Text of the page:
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Depending on the complexity of your WordPress theme, performance can actually be quite slow on AWS. That’s where Varnish can make a tremendous difference. Varnish is a cache which stores copies of pages for users that aren’t logged in (most aren’t). When requests come in to your server, Varnish returns these pre-built pages instantly rather than requiring Apache, PHP and WordPress to rebuild the page for each request. Later, W3 Total Cache can be set up to regularly pre-build pages of your site so they are always ready for Varnish. The power of Varnish is dramatic when interest in your site spikes such as an appearance on BoingBoing, Slashdot or Oprah or @itsthegrumpycat.
We’ll set up Varnish to listen for HTTP (web) traffic on port 80 with Apache listening only to Varnish on port 8080. When Varnish needs a page to be built manually, it will pass the request on to Apache port 8080.
To get started, we need to install Varnish on our instance:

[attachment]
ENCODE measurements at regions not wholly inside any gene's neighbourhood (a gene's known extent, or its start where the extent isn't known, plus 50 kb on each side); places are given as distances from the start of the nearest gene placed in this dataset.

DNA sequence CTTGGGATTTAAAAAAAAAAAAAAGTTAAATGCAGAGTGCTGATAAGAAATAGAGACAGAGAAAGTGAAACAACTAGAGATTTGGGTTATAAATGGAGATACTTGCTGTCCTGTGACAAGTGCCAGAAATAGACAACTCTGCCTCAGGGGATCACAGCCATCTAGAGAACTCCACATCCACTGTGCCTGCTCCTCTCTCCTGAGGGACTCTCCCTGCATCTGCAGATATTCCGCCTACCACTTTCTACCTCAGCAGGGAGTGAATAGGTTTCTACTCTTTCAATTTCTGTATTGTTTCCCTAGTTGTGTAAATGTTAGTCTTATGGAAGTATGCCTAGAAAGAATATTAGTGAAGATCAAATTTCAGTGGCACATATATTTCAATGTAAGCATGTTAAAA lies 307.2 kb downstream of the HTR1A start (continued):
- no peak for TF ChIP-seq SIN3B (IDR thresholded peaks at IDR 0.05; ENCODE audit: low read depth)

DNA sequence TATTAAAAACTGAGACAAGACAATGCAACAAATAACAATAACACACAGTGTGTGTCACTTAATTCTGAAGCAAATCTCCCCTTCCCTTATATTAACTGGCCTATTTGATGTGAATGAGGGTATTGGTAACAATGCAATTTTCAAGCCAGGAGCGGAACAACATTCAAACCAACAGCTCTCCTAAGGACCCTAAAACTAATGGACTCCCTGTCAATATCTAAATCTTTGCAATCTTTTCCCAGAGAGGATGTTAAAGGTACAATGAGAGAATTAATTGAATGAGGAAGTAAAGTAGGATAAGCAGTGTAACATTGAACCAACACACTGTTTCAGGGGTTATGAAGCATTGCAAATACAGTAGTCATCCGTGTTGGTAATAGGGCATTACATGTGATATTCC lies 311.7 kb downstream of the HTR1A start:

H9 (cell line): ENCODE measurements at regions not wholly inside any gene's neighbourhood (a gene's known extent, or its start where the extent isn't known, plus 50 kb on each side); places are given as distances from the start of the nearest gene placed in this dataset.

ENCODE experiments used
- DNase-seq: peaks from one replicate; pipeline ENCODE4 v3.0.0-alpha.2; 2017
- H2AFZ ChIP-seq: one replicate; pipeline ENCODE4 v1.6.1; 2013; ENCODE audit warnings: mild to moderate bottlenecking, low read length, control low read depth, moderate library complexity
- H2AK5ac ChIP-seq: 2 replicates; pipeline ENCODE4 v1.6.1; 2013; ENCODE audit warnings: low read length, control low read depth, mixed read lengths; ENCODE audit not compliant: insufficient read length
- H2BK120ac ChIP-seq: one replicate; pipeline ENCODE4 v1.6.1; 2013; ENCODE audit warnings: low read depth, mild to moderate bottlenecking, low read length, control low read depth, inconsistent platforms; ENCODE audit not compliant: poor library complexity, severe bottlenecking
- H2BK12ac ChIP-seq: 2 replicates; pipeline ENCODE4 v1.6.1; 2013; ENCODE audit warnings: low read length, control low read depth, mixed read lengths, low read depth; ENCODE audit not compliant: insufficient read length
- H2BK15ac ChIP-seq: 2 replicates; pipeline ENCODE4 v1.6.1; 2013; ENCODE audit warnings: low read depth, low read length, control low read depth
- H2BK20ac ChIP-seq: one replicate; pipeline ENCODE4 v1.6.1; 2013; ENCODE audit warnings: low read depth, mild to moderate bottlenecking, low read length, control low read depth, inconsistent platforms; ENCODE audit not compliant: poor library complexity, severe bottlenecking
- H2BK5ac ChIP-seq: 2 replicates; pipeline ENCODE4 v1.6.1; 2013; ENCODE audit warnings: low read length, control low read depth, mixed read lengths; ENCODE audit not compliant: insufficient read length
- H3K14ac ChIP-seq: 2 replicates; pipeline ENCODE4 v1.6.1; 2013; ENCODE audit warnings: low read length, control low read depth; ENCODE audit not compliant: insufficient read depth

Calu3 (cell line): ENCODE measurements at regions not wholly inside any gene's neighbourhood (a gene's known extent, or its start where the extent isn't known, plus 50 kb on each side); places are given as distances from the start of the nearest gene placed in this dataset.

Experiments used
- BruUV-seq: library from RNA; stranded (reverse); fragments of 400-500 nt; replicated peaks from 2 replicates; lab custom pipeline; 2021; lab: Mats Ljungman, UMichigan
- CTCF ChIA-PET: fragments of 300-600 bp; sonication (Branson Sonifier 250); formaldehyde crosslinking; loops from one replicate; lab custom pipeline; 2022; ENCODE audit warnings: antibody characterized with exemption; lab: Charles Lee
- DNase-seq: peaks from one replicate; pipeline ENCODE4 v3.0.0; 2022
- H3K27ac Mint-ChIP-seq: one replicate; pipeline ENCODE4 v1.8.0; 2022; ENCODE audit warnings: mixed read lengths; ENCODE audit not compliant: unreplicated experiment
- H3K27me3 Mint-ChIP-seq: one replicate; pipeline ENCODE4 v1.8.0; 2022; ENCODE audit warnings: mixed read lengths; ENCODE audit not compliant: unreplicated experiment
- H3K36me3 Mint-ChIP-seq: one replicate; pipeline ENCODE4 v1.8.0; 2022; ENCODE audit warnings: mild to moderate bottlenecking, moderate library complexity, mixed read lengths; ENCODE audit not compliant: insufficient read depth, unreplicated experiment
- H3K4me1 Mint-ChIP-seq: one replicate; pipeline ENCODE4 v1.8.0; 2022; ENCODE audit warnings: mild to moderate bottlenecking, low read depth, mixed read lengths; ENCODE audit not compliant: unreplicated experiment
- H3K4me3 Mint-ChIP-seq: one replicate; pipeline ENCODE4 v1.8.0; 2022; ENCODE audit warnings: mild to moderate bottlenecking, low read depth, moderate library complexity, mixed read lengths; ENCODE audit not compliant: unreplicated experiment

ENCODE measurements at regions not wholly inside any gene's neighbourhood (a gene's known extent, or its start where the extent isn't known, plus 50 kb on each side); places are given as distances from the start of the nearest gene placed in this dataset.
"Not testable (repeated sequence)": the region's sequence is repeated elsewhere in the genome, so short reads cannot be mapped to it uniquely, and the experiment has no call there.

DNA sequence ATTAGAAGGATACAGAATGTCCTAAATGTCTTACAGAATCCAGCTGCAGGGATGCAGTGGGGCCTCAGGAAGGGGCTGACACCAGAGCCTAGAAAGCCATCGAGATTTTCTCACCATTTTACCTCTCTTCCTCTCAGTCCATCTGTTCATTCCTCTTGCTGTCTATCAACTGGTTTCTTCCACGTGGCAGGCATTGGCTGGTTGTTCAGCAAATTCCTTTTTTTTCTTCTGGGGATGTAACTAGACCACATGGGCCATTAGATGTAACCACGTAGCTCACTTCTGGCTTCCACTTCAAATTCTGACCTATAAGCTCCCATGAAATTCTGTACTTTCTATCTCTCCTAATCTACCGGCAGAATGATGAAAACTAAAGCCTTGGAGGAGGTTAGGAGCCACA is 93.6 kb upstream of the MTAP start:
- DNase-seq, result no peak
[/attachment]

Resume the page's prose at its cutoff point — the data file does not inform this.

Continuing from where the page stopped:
sudo apt-get install varnish
Edit Apache’s ports.conf file to listen on port 8080:
sudo nano /etc/apache2/ports.conf
Here’s what it should look like:
NameVirtualHost *:8080 Listen 8080
Edit your Apache site configuration file to respond to port 8080:
sudo nano /etc/apache2/sites-available/wordpress
Change the VirtualHost line from *:80 to *:8080
You may need to change your Apache default site to listen on port 8080 or disable it:
sudo a2dissite 000-default
Move the original Varnish configuration files to your home directory as backups (in case you decide to review them later):
sudo mv /etc/default/varnish ~/default-varnish-old sudo mv /etc/varnish/default.vcl ~/varnish-default-vcl.old
Replace the Varnish default configuration with the file below (copy and paste).
sudo nano /etc/default/varnish